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🔒Family finds dead brother’s prized possessions for sale on Facebook. But how did it happen?

The belongings of Jody Hagemes, 48, showed up for sale on Facebook months after he died. (Copyright 2021 by WJXT News4Jax - All rights reserved.)

JACKSONVILLE, Fla. – A Jacksonville couple is trying to figure out how their relatives’ belongings ended up for sale online after he passed away.

Chris Hagemes and his wife Melissa told News4Jax they were on Facebook when they found a post from their loved one months after he died. It included items for sale that they believe should have gone to his children.

“I’m like, what kind of heart does a person have to do something like that?” Chris Hagemes said.

They found Chris’ brother’s most prized possessions — signed Miami Dolphins memorabilia — for sale on Facebook Marketplace for $200.

“That stuff is priceless,” Melissa Hagemes said.

But their loved one, Jody Hagemes, is dead after he passed away from a health issue four months ago inside his Northside apartment.

48-year-old Jody Hagemes was an Army veteran with two children in college, who thought they'd never see his belongings again.

Chris Hagemes said he’s been there several times and management said they hired an outside company to clean the apartment.

“I went back to the property the day they actually removed him from the apartment complex and the stuff was still there. Went back the following morning and everything was gone,” Chris Hagemes said.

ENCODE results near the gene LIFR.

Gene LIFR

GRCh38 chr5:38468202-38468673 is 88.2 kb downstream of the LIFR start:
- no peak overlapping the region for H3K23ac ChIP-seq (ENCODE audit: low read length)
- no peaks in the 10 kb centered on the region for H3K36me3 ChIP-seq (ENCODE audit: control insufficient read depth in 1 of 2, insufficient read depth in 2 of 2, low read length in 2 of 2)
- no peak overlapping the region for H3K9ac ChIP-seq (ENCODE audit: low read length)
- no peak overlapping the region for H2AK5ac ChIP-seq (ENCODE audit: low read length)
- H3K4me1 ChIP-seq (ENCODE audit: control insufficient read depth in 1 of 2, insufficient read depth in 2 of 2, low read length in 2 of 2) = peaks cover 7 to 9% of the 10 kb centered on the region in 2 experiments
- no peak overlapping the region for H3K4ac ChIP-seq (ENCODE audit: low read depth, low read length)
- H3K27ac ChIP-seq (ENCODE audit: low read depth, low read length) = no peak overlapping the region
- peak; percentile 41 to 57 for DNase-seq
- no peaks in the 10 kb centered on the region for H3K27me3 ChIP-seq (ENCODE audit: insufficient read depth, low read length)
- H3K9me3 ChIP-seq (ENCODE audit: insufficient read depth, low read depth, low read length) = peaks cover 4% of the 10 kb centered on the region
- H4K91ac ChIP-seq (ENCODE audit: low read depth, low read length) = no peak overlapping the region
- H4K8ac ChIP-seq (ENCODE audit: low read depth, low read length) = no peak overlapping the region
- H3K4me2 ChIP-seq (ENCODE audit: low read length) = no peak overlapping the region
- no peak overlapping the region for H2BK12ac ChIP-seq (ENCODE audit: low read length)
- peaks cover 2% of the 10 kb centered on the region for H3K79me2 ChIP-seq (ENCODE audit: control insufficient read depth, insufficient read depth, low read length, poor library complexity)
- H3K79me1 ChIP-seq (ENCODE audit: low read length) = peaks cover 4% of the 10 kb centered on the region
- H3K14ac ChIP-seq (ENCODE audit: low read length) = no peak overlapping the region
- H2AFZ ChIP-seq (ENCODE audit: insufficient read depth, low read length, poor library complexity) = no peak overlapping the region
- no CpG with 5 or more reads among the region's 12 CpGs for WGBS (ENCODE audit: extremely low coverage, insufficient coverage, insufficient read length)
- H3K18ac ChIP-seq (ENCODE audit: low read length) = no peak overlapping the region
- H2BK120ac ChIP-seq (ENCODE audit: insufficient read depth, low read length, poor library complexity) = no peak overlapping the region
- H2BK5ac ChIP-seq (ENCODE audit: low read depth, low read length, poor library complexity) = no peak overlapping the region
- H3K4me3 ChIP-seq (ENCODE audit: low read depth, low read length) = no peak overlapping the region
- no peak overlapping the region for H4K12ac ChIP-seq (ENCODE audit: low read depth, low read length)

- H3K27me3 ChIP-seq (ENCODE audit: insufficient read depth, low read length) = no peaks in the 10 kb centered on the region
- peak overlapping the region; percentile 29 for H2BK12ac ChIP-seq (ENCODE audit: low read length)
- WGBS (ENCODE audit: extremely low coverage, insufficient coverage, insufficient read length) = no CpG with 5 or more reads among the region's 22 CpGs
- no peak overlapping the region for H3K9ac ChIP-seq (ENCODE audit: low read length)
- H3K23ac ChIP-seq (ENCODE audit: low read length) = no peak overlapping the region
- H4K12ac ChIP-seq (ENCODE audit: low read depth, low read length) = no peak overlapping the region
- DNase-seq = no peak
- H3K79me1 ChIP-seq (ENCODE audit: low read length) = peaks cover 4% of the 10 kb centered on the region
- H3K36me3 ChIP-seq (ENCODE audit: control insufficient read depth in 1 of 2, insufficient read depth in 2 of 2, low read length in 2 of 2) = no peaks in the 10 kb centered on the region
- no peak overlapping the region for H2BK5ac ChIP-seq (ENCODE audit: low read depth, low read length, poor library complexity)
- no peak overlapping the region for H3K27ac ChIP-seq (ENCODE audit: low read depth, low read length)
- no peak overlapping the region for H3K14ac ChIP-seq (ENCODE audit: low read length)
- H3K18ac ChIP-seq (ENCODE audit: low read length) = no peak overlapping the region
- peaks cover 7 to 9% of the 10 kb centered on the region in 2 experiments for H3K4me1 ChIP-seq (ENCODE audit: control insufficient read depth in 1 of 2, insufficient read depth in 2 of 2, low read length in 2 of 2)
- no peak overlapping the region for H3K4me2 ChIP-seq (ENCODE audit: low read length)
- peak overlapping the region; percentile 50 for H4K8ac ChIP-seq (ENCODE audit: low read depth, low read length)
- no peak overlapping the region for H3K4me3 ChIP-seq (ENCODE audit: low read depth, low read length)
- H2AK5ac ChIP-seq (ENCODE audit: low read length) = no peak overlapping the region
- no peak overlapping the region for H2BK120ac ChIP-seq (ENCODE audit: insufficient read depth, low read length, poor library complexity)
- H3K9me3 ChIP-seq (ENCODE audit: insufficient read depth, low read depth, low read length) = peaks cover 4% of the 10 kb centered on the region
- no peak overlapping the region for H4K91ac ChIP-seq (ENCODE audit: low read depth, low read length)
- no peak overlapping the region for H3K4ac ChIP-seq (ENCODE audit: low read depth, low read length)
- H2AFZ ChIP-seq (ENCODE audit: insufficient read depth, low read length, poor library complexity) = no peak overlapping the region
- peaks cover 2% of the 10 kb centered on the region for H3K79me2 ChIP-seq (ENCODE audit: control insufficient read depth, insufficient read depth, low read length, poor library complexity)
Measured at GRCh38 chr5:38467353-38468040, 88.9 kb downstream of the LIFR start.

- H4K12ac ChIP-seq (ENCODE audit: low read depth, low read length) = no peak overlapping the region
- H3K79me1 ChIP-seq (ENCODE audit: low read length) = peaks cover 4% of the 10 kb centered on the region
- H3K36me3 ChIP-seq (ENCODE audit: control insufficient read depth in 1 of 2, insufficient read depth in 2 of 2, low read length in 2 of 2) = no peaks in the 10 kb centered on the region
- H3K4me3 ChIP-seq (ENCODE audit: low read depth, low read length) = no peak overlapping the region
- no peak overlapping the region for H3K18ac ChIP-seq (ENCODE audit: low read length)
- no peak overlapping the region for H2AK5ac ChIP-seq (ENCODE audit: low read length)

Jody Hagemes, 48, was an Army veteran with two children in college who thought they’d never see his belongings again. They were upset his stuff was trashed, but they were understanding — until they saw the post with his things for sale on his Facebook account.

The apartment managers had no response to News4Jax questions and we are not identifying the complex right now as we’re still investigating.

“They said they just couldn’t speak with me. It was something that had to go through JSO and they could not give me any information,” Chris Hagemes said.

Police said it was a civil matter even though they believe the belongings should have legally gone to his children. So News4Jax contacted attorney Lauren Prater.

“My first reaction is I cannot believe people would do this to people at the lowest point in their lives,” Prater said. “The children and any of the heirs should have at least been put on notice that the property was going to be removed. They would have been the ones entitled to inherit under any type of will. It’s obvious here that there are potentially some rights that would have been violated here.”

The Hagemes family just wants answers and to close this painful chapter.

“I would just like to get the belongings back to give to his kids, yes somebody needs to be punished for what they’ve done, but that’s not what I’m out for, I just want the kids to have something to remember their dad by,” Chris Hagemes said.

About the Author:

Lifetime Jacksonville resident anchors the 8 and 9 a.m. weekday newscasts and is part of the News4Jax I-Team.